Stage One: Denial. To be an M. Night Shyamalan fan is to be an M. Night Shyamalan apologist. I understand why the blogger generation has turned him into their whipping boy – he has made a series of terrible films. That’s fair enough. But when did it become fashionable to hate his early features? I thought we were all in agreement that The Sixth Sense, Unbreakable and Signs were great? It seems the online community has swept the rug out from under me, making me look like the kid who rocked up to Free Dress Day at school still wearing my uniform. There has been retroactive dismissal of his cinematic output that puzzles me; many are now scrambling to claim that they always knew M. Night was a hack, as if he were the demon spawn of Brett Ratner and Uwe Boll. I certainly can’t say I predicted the depths Shyamalan would reach later in his career, and I still consider those aforementioned three films to be phenomenal. Even in his worst pictures, I occasionally see a glimpse of his innate directorial talent and think, “Perhaps this is the moment where he will enchant me once again.”
Stage Two: Guilt. The very fact that I am prefacing a review of his new film – The Last Airbender – with an acknowledgment of his public perception is sad. Will I always have to say before discussing his latest, “He’s a good filmmaker; he just makes the occasional bad movie!”? Francis Ford Coppola made Jack, but people aren’t grabbing their pitchforks and storming his winery in the Napa Valley. Let it be said that The Last Airbender is not a good film. Not at all. It betrays its much-loved source material – the Cartoon Network show Avatar: The Last Airbender – with (less than) one dimensional characters, an almost incomprehensible dilution of the narrative, and laughably bad action sequences that look like dance routines in which the dancers are one step behind the beat. But I take no joy in tearing into Shyamalan’s failure. Perhaps a little part of me is still desperately clinging on to the filmmaker I once revered. Perhaps I just feel bad for the guy.
Stage Three: Anger. But wait a second; I’m not the one collecting million dollar checks to produce entertainment. He is, and therefore, he needs to claim responsibility for this travesty. It’s all well and good if Shyamalan wants to make misguided vanity projects (Lady in the Water) and hilariously off-the-reservation horror films (The Happening). I can even forgive The Village, which is two-thirds of an impressively made film (I’ll chalk the mind-numbing ending up to poor judgment). But Avatar: The Last Airbender is loved by millions; how can he let all those fans of the show down? How could the creative minds behind the program trust the franchise to a filmmaker who seems to have forgotten how to tell a story? I’m not entirely familiar with the series, but I enjoy big budget action adventures just like anyone else, and Shyamalan has failed to deliver that too. Why should I feel bad, when he is the one that keeps disappointing everyone? He keeps disappointing me, and I keep apologising for him! Well, not any more…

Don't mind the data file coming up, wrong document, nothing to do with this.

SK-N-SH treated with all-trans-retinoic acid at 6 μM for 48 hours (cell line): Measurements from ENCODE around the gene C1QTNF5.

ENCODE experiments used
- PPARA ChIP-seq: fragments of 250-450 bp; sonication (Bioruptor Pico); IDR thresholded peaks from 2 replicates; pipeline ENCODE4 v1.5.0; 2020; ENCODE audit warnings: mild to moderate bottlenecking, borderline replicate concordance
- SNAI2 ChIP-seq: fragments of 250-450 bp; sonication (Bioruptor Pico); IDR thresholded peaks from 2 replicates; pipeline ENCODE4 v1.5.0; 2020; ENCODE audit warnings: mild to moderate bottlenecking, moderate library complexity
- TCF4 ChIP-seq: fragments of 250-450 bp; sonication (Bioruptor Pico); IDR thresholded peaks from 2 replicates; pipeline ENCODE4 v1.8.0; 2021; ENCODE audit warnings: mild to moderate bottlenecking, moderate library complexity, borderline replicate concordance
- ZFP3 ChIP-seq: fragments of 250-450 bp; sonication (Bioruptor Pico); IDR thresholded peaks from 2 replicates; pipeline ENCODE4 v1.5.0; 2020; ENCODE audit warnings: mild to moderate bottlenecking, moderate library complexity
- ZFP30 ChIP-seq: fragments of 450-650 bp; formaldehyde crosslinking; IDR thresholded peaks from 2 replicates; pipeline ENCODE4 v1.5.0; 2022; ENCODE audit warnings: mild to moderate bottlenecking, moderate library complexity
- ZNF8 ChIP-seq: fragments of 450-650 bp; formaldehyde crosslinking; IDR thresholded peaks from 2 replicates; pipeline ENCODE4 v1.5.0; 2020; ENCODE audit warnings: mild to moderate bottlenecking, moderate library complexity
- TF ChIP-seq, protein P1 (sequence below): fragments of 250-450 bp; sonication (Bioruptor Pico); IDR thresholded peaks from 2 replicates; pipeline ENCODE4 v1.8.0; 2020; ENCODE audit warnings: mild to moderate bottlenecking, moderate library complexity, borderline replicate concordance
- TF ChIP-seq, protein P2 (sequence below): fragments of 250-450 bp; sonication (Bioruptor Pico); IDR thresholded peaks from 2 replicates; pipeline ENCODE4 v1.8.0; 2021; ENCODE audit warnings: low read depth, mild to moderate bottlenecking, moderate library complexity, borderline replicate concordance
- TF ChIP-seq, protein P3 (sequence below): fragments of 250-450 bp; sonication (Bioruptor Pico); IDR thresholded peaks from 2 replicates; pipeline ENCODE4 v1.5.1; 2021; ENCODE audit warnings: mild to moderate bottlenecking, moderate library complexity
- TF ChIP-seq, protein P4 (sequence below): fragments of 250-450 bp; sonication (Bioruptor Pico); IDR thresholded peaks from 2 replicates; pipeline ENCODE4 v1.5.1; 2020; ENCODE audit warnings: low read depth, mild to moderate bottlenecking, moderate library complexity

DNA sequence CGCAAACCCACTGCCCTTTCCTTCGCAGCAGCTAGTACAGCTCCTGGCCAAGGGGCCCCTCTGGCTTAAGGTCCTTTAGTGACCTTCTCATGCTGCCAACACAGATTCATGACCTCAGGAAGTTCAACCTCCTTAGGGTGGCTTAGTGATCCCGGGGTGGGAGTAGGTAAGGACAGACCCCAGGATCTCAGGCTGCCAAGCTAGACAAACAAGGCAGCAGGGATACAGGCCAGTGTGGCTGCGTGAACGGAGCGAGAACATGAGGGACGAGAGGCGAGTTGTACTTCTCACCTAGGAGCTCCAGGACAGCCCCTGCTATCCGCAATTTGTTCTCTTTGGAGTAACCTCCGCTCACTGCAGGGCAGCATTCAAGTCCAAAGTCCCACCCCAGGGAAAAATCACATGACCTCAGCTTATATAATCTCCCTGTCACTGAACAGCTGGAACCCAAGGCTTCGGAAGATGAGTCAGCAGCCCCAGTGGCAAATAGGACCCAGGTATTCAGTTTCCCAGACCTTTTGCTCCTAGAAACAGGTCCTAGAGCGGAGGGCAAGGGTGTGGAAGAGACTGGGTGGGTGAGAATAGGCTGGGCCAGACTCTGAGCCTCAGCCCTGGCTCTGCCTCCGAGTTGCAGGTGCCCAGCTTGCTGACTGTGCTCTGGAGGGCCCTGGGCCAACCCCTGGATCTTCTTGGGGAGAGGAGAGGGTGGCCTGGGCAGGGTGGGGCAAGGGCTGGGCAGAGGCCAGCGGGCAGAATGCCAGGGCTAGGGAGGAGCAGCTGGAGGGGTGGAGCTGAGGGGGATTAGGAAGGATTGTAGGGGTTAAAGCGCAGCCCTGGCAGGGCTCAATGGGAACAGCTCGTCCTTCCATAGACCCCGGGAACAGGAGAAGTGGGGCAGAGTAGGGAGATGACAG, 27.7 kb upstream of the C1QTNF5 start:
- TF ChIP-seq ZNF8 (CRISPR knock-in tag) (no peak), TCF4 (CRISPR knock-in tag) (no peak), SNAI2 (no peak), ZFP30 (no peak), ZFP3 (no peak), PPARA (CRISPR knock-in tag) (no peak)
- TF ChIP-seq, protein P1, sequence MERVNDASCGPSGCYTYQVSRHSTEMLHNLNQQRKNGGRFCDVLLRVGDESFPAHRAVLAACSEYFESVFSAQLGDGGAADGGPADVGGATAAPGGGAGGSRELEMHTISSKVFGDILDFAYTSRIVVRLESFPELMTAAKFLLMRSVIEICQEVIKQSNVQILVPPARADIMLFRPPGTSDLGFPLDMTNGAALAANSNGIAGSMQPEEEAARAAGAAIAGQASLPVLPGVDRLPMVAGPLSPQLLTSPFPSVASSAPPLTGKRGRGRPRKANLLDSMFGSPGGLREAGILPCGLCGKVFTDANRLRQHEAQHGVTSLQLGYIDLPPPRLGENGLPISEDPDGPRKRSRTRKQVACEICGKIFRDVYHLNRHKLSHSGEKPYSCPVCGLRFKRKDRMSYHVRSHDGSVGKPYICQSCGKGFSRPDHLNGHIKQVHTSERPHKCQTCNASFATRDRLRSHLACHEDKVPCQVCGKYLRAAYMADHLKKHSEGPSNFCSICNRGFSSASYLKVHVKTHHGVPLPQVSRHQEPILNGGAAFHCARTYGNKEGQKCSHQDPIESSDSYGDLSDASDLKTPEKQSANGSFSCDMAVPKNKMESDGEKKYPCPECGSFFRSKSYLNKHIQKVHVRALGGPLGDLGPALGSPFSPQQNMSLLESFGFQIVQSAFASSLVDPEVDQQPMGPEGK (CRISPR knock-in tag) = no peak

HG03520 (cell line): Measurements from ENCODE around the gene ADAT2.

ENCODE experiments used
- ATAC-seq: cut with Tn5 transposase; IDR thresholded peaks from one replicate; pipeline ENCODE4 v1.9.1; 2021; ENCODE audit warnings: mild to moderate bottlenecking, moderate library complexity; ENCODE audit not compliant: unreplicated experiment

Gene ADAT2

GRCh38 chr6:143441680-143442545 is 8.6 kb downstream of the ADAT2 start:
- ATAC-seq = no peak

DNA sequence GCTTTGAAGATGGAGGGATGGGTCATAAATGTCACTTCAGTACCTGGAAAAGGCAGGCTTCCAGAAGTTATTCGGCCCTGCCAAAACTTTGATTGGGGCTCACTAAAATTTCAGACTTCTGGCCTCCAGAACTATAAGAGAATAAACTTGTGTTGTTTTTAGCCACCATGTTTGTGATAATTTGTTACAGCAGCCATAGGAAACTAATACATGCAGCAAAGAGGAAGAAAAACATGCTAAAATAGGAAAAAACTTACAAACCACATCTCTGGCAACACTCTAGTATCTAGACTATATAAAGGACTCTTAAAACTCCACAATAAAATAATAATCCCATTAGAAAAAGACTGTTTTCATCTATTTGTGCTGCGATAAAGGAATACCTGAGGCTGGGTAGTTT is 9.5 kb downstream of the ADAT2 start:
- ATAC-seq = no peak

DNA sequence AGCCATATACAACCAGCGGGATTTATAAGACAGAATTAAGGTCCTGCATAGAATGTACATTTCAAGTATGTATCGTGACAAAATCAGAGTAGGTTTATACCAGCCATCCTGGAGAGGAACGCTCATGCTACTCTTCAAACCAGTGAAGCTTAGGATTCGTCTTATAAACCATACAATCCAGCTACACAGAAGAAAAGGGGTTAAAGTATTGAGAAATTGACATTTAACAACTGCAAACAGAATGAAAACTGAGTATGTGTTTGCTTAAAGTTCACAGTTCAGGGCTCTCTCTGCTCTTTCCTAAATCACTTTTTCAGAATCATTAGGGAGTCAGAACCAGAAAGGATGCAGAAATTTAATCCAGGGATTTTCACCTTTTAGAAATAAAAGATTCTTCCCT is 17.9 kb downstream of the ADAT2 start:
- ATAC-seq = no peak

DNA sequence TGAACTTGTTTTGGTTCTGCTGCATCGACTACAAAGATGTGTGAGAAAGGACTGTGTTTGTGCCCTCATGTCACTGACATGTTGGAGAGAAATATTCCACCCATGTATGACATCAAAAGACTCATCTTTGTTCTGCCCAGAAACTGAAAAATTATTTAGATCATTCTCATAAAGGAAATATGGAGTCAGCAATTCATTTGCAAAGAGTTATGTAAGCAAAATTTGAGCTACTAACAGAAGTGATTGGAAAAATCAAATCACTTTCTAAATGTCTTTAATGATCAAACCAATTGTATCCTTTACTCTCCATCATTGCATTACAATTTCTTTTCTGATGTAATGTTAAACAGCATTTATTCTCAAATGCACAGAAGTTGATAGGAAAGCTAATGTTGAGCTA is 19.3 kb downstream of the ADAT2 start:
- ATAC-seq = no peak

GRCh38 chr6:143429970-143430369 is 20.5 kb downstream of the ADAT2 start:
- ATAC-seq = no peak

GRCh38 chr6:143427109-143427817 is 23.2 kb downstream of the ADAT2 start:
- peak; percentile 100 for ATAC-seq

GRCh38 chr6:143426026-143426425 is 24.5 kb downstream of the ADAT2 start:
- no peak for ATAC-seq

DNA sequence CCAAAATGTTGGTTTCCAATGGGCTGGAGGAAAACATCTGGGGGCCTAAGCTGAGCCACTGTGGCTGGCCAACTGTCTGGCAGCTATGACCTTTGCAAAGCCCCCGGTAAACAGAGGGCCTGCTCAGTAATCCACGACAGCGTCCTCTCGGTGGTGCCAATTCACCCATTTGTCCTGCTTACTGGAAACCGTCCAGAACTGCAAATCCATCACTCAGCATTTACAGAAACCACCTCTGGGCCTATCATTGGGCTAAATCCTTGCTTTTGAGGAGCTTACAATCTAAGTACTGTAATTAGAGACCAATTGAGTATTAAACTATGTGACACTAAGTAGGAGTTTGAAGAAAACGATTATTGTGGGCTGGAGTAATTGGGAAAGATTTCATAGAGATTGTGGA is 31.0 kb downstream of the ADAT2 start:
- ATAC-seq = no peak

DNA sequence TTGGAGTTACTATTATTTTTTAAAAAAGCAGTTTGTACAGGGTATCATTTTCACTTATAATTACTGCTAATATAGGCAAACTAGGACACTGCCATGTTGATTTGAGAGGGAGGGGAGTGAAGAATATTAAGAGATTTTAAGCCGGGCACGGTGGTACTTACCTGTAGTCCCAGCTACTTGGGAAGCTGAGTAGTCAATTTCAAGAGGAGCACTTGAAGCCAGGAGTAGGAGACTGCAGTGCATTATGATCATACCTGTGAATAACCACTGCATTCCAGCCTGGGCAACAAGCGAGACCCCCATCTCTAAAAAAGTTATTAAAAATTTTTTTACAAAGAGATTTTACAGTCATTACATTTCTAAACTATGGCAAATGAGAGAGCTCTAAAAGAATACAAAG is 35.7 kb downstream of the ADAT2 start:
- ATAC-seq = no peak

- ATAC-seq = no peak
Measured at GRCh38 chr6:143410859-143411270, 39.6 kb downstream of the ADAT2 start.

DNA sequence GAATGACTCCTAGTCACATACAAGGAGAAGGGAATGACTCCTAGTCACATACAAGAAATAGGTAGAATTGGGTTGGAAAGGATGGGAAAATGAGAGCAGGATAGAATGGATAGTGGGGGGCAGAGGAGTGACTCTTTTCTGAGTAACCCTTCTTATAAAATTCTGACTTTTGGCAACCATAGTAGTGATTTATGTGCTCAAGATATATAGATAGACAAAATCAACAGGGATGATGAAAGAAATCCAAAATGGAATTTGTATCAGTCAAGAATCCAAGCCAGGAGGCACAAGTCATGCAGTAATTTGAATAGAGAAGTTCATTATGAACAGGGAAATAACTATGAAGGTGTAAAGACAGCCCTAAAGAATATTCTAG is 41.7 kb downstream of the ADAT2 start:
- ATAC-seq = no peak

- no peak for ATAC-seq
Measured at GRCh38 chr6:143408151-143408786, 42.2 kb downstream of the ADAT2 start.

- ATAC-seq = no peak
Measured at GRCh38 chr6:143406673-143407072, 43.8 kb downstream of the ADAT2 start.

Stage Four: Depression. What really saddens me – apart from the disintegration of a once exciting talent, and the distressing racebending of the cast of characters – is that it seems as if a good film could be made out of The Last Airbender’s tale. But this is not that film. The picture takes place in a universe divided up into the Water, Fire, Earth and Air nations, each of which are being terrorised by Fire Lord Ozai (Cliff Curtis) and his son Zuko (Dev Patel) because [unexplained]. Our hero is Aang (Noah Ringer), a young boy with the power to “bend” all four elements, which means [unexplained]. He is expected to unite the nations by [unexplained][unexplained] with the help of Katara (Nicola Peltz) and Sokka (Jackson Rathbone). Together, they [something] [something] [fish god] [something] until the final battle! Also, the ending alludes to a sequel. Attempting to recount this plot was difficult and disheartening.
Stage Five: The Upward Turn. The Last Airbender is a mess at its very core. Shyamalan does not know what story he is telling, and he fails to convey it either aurally or visually. His characters are empty vessels; they exist to explain what we should instead be shown. No one is funny; no one is smart; no one is interesting; no one is anything. The action sequences are slow, tedious and silly. It’s a children’s film, but I can’t imagine a child not clawing their chairs in boredom. BUT, there is the odd moment that seems to evoke Shyamalan’s finer films. In certain moments of emotional intensity (and only when his actors aren’t speaking), the camera is framed in such a way that it elicits chills. Credit must also go to cinematographer Andrew Leslie and composer James Newton Howard. Well, it’s not much credit and they’ll have to split it three ways, but its credit nonetheless.
Stage Six: Acceptance … and Hope. The Last Airbender is awful, but for what it’s worth, it’s not the worst film of 2010. I personally think The Expendables, Eclipse, Sex and the City 2, Clash of the Titans, The Wolfman and Tooth Fairy are all far greater travesties. The film has been hit with allegations of racisim in its selective casting, and although they’re significant (and not totally unfounded) accusations, the film is not nearly as offensive as The Expendables (which makes men seem like idiots), Eclipse (which makes women seem like idiots) and Sex and the City 2 (which makes men AND women seem like idiots, AND is racist – the trifecta!). While The Last Airbender proves that Shyamalan has forgotten how to tell a story, it offers enough hope to suggest he might one day be able to recapture his talents. He had to hit rock bottom sometime. Onwards and upwards?